The same can be said about the US population increase from 220 to 330 million (1980 to 2010) and the pilot population decrease from 827 to 600 thousand during the same period. The pilot demand should have increased. ???

Posted by: Rafael Sierra | March 4, 2014 4:13 PM    Report this comment

Cont.: The commercial pilot demand including ATPs should have increased but it has remained steady.

Posted by: Rafael Sierra | March 4, 2014 4:15 PM    Report this comment

Yeah, about $10 an hour. Ask yourself, your associates, if you feel good about getting on a plane flown by a pilot who is working for little more than minimum wage?

Why would any airline company want their equipment operated, carrying their paying customers, by someone who was only worth a fraction over minimum wage?

Walmart associates make nearly that, or more in many cases and they don't have anyone's lives in their hands.

That just makes no sense at all.

Posted by: Steve Waechter | March 4, 2014 4:17 PM    Report this comment

"Why would any airline company want their equipment operated, carrying their paying customers, by someone who was only worth a fraction over minimum wage?"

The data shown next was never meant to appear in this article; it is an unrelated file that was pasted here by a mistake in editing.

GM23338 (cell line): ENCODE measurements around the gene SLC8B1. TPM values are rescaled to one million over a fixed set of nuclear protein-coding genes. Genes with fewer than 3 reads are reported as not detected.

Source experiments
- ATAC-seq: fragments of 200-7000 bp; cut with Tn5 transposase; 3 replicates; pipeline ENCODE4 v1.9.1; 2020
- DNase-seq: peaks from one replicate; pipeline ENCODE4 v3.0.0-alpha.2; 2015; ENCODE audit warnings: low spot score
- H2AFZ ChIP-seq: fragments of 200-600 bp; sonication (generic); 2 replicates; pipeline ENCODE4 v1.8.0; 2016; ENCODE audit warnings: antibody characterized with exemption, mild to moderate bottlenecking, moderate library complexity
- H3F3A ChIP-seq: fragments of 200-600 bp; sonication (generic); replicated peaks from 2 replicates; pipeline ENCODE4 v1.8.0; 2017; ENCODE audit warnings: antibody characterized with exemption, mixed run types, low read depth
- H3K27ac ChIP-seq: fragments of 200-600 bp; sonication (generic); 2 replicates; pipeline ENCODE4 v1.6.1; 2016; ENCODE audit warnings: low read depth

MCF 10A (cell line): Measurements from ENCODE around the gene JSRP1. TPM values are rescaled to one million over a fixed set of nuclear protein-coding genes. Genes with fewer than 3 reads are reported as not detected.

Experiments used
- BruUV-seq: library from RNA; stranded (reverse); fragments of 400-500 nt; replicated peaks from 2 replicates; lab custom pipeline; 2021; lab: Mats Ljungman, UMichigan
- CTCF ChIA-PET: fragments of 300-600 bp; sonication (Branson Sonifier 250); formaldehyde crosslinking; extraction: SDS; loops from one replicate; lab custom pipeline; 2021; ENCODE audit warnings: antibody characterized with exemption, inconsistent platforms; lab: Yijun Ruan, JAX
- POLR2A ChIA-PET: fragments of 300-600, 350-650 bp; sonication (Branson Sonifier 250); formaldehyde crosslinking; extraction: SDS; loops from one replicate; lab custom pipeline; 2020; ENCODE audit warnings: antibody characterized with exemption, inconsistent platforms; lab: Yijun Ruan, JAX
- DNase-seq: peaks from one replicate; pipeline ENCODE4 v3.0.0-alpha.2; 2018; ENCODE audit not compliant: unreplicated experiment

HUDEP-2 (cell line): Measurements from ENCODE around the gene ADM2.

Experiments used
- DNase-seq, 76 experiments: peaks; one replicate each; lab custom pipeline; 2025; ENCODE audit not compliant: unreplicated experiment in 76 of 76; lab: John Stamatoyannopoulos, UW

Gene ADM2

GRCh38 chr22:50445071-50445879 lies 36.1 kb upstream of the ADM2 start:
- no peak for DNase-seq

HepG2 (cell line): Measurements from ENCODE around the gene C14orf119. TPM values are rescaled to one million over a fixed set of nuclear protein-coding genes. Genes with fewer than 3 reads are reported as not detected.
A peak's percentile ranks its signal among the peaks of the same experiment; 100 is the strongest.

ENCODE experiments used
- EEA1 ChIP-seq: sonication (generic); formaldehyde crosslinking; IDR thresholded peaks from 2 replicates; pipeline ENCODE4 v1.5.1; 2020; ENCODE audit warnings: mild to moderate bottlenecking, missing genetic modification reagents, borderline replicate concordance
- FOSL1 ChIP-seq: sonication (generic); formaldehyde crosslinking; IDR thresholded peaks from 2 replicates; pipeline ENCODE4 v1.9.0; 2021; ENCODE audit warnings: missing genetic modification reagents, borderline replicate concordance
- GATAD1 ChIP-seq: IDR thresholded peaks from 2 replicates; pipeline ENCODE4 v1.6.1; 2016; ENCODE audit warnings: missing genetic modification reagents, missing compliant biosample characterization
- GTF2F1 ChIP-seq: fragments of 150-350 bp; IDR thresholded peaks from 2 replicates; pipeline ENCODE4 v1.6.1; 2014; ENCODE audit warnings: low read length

I can't speak for the airlines, but maybe because the pilots are responsible for their own lives as well, and the safety record is still very good for commercial ops that I can see. Is compensation really that primary in consideration to accepting responsibility?

I trust a minimum wage earner for a lot of things I use and consume, think a bit about all of the areas they work in. I'm not saying wages shouldn't be commensurate with ability, just that since when is income equality reflective of performance in all things? Geez, let me count the ways.

Posted by: David Miller | March 4, 2014 5:30 PM    Report this comment

1964: "You know Dad, now that I got an AS from Rust City Community College and my commercial and instrument rating at "Smil'n Jack's Flying School, I think I'll apply to TWA, Eastern or United fly-n those new 707's and DC-'8's, get a date or two with those pretty stewardess, and buy me a Corvette like the one Buzz drives on Route 66"!